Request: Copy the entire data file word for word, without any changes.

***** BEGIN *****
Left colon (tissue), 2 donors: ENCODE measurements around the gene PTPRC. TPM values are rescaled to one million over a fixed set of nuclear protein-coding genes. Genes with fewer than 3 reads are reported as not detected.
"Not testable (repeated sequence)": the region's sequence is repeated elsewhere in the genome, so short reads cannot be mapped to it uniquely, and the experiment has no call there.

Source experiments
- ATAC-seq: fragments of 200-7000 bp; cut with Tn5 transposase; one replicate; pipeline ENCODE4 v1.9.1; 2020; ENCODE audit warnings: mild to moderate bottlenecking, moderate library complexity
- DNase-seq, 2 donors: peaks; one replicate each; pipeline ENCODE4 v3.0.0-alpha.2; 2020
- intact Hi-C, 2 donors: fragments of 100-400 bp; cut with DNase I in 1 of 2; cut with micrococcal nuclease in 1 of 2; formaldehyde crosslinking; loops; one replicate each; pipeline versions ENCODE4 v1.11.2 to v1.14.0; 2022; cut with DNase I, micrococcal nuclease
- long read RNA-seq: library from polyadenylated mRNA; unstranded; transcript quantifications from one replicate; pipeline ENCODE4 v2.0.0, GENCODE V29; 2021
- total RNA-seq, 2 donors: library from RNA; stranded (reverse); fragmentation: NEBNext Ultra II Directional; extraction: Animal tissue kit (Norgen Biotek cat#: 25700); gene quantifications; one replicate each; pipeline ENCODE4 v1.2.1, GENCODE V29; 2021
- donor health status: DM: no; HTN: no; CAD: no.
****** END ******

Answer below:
Left colon (tissue), 2 donors: ENCODE measurements around the gene PTPRC. TPM values are rescaled to one million over a fixed set of nuclear protein-coding genes. Genes with fewer than 3 reads are reported as not detected.
"Not testable (repeated sequence)": the region's sequence is repeated elsewhere in the genome, so short reads cannot be mapped to it uniquely, and the experiment has no call there.

Source experiments
- ATAC-seq: fragments of 200-7000 bp; cut with Tn5 transposase; one replicate; pipeline ENCODE4 v1.9.1; 2020; ENCODE audit warnings: mild to moderate bottlenecking, moderate library complexity
- DNase-seq, 2 donors: peaks; one replicate each; pipeline ENCODE4 v3.0.0-alpha.2; 2020
- intact Hi-C, 2 donors: fragments of 100-400 bp; cut with DNase I in 1 of 2; cut with micrococcal nuclease in 1 of 2; formaldehyde crosslinking; loops; one replicate each; pipeline versions ENCODE4 v1.11.2 to v1.14.0; 2022; cut with DNase I, micrococcal nuclease
- long read RNA-seq: library from polyadenylated mRNA; unstranded; transcript quantifications from one replicate; pipeline ENCODE4 v2.0.0, GENCODE V29; 2021
- total RNA-seq, 2 donors: library from RNA; stranded (reverse); fragmentation: NEBNext Ultra II Directional; extraction: Animal tissue kit (Norgen Biotek cat#: 25700); gene quantifications; one replicate each; pipeline ENCODE4 v1.2.1, GENCODE V29; 2021
- donor health status: DM: no; HTN: no; CAD: no.